Apache homelands once encompassed what is today east-central and southeastern Arizona, southeastern Colorado, southwestern and eastern New Mexico, and western Texas, and northern Chihuahua and Sonora states in Mexico.

Apache homelands once encompassed what is today east-central and southeastern Arizona, southeastern Colorado, southwestern and eastern New Mexico, and western Texas, and northern Chihuahua and Sonora states in Mexico.

 

Two Apache women photographed next to their cloth covered wickiup, Arizona, 1800.

Two Apache women photographed next to their cloth covered wickiup, Arizona, 1800.

 

A Chiricahua Apache medicine man sits with his family at their brush-made wickiup. This is also at a camp in Arizona.

A Chiricahua Apache medicine man sits with his family at their brush-made wickiup. This is also at a camp in Arizona.

 

A portrait of an Apache man from 1903.

A portrait of an Apache man from 1903.

 

Full studio photo-portrait of Chatto, a Chiricahua Apache.

Full studio photo-portrait of Chatto, a Chiricahua Apache.

 

A grandmother, not too old to carry her grandchild on her back. Photo taken at the Palomas Indian Reservation, c. 1900.

A grandmother, not too old to carry her grandchild on her back. Photo taken at the Palomas Indian Reservation, c. 1900.

 

A portrait by photographer Edward S. Curtis showing Sigesh, an unmarried Apache woman. The girl sports a hairstyle and outfit typical for the day, c. 1905.

A portrait by photographer Edward S. Curtis showing Sigesh, an unmarried Apache woman. The girl sports a hairstyle and outfit typical for the day, c. 1905.

 

One more by Edward S. Curtis. This is a photo of Nalin, taken c. 1907.

One more by Edward S. Curtis. This is a photo of Nalin, taken c. 1907.

 

A Western Apache woman from the San Carlos group, 1902.

A Western Apache woman from the San Carlos group, 1902.

 

A distant view of an Apache campsite. The name Apache probably came from the Zuni Indian word for enemy.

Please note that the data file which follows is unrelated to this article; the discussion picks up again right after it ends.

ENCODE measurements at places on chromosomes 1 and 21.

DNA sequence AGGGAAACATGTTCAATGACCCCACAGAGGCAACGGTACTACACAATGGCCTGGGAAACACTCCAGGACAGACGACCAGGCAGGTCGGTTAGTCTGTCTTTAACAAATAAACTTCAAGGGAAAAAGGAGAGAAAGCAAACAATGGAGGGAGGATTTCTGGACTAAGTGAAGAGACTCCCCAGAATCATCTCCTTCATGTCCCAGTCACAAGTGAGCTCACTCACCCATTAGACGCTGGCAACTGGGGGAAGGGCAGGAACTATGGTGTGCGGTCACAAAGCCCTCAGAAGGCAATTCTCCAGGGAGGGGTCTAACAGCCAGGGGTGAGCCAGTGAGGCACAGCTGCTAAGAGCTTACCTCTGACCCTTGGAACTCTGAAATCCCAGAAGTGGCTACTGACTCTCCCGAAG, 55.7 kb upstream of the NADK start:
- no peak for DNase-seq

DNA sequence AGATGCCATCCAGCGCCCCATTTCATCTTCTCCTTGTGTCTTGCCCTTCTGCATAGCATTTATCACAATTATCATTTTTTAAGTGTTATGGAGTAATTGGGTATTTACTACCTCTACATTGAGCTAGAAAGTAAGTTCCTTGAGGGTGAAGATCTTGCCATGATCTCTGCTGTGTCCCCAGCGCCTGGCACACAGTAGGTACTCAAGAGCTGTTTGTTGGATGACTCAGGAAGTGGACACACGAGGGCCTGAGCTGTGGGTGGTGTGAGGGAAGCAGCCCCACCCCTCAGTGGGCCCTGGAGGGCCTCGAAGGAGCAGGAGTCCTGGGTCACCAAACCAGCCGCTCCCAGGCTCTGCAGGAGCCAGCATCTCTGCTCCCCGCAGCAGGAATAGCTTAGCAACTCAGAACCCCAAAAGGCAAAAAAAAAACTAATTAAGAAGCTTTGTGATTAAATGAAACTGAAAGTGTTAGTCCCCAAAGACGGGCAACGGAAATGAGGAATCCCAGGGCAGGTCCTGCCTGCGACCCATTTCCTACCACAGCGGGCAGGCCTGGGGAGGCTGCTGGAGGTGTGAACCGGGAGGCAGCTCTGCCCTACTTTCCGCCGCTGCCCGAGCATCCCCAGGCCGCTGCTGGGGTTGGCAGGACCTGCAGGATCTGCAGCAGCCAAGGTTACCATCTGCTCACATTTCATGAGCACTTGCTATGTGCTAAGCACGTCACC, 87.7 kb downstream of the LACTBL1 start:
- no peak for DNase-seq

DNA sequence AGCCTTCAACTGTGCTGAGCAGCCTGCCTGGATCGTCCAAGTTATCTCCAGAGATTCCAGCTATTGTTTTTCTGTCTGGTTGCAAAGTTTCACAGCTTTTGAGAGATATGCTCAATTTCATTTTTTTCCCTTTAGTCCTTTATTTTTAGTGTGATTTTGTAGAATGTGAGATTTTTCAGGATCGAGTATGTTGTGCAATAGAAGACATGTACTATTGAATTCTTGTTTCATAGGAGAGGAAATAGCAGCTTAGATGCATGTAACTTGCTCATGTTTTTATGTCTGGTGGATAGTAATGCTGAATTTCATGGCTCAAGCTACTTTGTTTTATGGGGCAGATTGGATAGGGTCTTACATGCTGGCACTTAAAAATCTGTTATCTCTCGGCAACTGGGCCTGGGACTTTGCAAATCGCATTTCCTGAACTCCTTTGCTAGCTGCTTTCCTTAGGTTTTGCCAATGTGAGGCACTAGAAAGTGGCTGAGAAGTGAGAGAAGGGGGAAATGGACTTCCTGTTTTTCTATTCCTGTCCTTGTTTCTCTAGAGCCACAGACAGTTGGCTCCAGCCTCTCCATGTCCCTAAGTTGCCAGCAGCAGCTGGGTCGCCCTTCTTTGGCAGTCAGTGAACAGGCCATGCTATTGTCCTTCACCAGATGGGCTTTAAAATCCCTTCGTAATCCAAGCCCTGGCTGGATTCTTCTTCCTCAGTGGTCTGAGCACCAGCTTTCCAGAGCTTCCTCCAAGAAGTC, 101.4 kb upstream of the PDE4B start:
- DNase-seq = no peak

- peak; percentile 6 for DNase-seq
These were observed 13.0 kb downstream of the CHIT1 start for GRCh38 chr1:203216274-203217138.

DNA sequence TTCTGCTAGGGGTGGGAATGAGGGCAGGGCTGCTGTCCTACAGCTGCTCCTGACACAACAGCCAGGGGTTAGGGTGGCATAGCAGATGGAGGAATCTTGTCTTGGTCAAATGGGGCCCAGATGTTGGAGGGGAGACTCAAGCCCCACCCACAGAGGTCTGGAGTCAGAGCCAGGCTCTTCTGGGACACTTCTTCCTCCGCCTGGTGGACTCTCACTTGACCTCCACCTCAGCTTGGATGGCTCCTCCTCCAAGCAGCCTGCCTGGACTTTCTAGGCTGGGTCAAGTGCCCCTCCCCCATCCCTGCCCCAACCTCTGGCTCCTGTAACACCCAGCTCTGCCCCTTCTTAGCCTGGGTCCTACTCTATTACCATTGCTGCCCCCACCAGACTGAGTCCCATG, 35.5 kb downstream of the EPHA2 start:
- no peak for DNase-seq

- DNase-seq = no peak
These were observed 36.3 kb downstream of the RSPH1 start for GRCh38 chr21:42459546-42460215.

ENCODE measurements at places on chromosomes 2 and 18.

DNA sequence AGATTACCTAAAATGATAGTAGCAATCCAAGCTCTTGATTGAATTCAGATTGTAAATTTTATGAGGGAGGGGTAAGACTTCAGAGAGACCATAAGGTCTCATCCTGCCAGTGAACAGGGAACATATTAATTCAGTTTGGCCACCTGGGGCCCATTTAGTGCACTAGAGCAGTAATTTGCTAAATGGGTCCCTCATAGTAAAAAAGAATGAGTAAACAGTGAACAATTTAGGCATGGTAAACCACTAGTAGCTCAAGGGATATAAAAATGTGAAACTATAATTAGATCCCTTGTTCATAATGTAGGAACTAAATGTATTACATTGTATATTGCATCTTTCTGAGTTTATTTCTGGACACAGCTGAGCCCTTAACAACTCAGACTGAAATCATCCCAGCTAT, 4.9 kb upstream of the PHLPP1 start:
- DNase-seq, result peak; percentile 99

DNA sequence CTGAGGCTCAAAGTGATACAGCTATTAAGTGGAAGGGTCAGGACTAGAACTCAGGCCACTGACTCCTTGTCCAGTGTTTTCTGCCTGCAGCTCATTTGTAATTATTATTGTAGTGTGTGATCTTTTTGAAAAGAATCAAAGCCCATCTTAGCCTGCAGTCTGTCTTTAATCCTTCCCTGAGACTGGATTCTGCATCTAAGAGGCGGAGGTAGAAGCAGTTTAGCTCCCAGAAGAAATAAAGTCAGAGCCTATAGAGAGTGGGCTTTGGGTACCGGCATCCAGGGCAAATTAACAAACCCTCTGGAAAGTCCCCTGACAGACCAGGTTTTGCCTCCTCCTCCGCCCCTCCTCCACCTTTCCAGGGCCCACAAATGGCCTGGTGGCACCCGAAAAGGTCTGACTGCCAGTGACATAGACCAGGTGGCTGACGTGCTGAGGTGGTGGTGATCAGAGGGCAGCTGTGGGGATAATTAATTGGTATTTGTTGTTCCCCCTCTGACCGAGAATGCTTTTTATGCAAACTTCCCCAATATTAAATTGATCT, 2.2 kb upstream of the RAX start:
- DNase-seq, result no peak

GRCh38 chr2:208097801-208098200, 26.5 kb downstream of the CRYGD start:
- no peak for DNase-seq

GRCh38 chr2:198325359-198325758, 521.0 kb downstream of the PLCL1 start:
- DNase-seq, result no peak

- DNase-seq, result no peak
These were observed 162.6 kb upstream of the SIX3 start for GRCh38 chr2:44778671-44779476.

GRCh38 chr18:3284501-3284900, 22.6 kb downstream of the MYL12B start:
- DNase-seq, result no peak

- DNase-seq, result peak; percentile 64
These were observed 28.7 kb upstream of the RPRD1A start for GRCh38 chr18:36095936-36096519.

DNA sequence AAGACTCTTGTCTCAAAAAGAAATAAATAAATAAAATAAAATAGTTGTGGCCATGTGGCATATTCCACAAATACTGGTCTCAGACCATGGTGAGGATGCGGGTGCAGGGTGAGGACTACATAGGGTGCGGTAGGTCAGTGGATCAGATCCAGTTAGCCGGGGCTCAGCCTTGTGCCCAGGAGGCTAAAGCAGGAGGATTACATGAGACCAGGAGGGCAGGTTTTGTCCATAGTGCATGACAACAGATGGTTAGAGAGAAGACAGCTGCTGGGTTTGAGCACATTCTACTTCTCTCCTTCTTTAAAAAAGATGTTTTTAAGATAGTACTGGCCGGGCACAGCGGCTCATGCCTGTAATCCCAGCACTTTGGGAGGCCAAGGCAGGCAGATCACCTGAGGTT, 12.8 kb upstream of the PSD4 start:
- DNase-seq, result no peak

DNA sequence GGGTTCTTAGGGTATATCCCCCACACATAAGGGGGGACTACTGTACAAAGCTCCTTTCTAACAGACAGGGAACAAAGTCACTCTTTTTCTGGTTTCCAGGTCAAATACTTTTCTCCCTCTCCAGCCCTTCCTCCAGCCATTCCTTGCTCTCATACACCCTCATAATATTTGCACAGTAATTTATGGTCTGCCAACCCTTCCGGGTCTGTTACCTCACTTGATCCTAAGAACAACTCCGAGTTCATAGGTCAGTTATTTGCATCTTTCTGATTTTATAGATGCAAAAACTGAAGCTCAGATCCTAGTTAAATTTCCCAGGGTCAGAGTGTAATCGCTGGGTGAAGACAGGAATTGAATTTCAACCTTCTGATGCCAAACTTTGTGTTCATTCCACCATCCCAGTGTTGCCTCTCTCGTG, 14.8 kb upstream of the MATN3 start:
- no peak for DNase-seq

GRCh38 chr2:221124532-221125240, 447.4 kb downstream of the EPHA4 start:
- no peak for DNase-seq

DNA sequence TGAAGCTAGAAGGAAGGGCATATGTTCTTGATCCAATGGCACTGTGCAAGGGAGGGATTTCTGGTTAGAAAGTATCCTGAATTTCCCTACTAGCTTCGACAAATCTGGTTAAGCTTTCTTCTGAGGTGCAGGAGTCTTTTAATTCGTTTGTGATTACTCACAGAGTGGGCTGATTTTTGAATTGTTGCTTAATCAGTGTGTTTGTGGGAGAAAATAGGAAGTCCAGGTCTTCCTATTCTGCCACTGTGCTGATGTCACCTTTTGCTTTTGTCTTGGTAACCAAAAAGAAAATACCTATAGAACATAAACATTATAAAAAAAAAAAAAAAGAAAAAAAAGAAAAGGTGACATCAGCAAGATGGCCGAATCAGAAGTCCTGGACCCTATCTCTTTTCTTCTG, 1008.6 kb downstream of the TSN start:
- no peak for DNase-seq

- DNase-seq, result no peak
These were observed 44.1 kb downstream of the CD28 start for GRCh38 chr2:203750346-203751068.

A distant view of an Apache campsite. The name Apache probably came from the Zuni Indian word for enemy.

 

An elderly Apache woman.

An elderly Apache woman.

 

Western Apaches wore animal hide decorated with seed beads for clothing.

Western Apaches wore animal hide decorated with seed beads for clothing.

 

A studio photograph depicting a young Apache couple, both wearing traditional leather moccasins.

A studio photograph depicting a young Apache couple, both wearing traditional leather moccasins.

 

Apache bride in a traditional dress, wearing a large statement-piece shell necklace and beaded chocker.

Apache bride in a traditional dress, wearing a large statement-piece shell necklace and beaded chocker.

 

No way to escape from here. An Apache baby in the carrier.

No way to escape from here. An Apache baby in the carrier.

 

Portrait of an Apache man, 1898. Photo by Frank Rinehart CC BY 2.0

Portrait of an Apache man, 1898. Photo by Frank Rinehart CC BY 2.0

 

Today most of the Apache live on five reservations: three in Arizona (the Fort Apache, the San Carlos Apache, and the Tonto Apache Reservations); and two in New Mexico (the Mescalero and the Jicarilla Apache Reservations).

Today most of the Apache live on five reservations: three in Arizona (the Fort Apache, the San Carlos Apache, and the Tonto Apache Reservations); and two in New Mexico (the Mescalero and the Jicarilla Apache Reservations).

 

In profile – Chiricahua Apache Chief Geronimo, by Edward S. Curtis (1905)

In profile – Chiricahua Apache Chief Geronimo, by Edward S. Curtis (1905)

We hope you are enjoying The Vintage News. Please consider helping us with our journey to bring popular historical content to everyone by becoming a supporter today. Thanks.

Become a Supporter